I really and truly dislike showering. I don’t mean in contrast to taking a bath; I also don’t relish the feeling that I am sitting in my own filth. I mean that the actual process of bathing bugs me. There are so many steps, and no matter how quickly I move, it takes too long. Then there’s the whole post-shower moisturizing-deodorizing-hair gel application routine. I don’t mean to to be so high maintenance, but I also don’t want to be itchy, frizzy and smelly with dark circles under my eyes. If I could somehow never shower and not be frightening and/or disgusting, I would do it. And this is all with a nice, roomy American shower with a constant flow of hot water.
Let’s talk German showers. Now, I try not to complain about the negative aspects of life abroad because I can be a bit of a wallower, and in reality, the ten months I will spend here are too short to waste sitting on the couch in sweatpants and listening to the Smiths. Plus, there are plenty of good things here that I don’t have at home. That said, bathing in Germany is the pits! Why? Let me outline it for you:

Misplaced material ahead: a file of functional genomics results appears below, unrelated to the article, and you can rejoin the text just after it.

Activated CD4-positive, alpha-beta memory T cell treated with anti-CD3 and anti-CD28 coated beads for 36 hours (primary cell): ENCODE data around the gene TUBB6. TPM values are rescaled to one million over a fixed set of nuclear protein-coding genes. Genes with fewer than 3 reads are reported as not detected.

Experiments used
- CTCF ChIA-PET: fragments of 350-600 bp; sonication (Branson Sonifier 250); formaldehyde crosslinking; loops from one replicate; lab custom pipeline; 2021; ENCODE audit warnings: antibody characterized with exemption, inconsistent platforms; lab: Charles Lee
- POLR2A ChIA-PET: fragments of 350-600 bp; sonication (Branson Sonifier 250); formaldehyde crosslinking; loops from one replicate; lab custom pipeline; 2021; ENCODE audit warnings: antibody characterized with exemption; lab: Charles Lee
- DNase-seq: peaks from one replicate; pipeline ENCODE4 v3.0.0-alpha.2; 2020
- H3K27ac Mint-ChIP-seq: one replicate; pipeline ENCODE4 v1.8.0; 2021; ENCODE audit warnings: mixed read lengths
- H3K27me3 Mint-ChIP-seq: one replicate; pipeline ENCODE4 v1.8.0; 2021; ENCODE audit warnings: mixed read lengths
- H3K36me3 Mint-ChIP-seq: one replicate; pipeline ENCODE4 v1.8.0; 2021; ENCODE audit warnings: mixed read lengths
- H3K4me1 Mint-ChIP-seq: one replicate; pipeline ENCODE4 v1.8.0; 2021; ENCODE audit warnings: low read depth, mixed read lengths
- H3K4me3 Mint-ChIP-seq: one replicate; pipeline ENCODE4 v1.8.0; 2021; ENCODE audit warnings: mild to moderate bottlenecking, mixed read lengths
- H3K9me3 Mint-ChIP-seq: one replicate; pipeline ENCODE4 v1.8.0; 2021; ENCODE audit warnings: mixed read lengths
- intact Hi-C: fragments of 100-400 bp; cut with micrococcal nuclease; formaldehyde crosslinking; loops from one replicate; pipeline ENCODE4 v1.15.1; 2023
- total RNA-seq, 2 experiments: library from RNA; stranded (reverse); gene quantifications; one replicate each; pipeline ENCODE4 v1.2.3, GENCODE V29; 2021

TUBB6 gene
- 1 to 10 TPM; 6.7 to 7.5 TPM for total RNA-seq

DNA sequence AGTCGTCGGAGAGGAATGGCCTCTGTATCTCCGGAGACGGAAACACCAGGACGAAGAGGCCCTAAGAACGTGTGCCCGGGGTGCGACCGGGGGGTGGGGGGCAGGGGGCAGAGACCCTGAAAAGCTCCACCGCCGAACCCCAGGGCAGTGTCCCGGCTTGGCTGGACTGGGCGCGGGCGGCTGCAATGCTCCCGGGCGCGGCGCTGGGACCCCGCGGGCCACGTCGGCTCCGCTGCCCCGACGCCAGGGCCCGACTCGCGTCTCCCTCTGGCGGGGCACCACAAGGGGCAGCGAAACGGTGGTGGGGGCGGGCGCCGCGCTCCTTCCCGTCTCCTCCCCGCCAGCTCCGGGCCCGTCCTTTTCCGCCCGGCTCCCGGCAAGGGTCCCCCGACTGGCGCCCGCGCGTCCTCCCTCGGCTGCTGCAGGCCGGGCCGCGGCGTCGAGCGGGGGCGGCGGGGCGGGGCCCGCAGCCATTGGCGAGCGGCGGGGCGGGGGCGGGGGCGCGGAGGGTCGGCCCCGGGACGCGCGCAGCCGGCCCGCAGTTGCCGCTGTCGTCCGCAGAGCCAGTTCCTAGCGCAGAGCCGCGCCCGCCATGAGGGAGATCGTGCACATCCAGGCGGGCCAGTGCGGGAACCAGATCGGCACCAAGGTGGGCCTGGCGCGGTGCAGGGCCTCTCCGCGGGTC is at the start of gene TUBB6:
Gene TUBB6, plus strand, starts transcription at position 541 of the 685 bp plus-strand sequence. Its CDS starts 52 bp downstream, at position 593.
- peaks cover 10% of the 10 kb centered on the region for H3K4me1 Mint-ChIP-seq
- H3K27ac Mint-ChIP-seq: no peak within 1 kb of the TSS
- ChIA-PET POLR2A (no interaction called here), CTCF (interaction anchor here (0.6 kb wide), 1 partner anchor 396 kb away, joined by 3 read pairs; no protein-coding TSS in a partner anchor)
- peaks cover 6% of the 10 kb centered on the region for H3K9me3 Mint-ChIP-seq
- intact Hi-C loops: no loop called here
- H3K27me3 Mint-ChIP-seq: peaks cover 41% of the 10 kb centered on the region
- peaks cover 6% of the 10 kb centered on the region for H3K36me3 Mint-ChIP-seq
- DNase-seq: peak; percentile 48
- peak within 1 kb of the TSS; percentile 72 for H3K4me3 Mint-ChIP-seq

- Apparently it is not standard practice to install fans in bathrooms. In fact, I have yet to encounter a bathroom here with one. Instead, they all have windows that open. Regardless of the season, you will open your window while showering or risk having a dank, black mold-infested bathroom.
- Not only is water a precious resource, but it is expensive in Europe. When you shower here, you turn on the the water, get wet, then turn it off. Lather up, turn the water back on and rinse. (Bonus: During that time when the warm water is not running, a cold breeze is coming in through the open window.)
- Every shower I have used in Germany is either a tiled or glass stall, and there is always a squeegee hanging there. So, before you towel off, you have to squeegee your shower stall to prevent water spots. There’s nothing like doing chores in the nude first thing in the morning to get your day off to a good start!
- Once you can finally exit the shower, you will towel off with the scratchiest towel in the oddest size ever. The towels here are somewhere between a standard American hand towel and bath towel, and have been beaten into submission but a series of washings in scalding hot water, followed by air-drying.
I know, I know. I’m whining. I won’t make this a habit, I promise. At least the showers here aren’t terrifying like the showers I used in Guatemala. They have an electrical heating device between the pipe and the showerhead, which everyone half-jokingly referred to as a “widowmaker.” And I get that using less electricity and fewer liters of water is the socially responsible thing to do, but I don’t have to like it.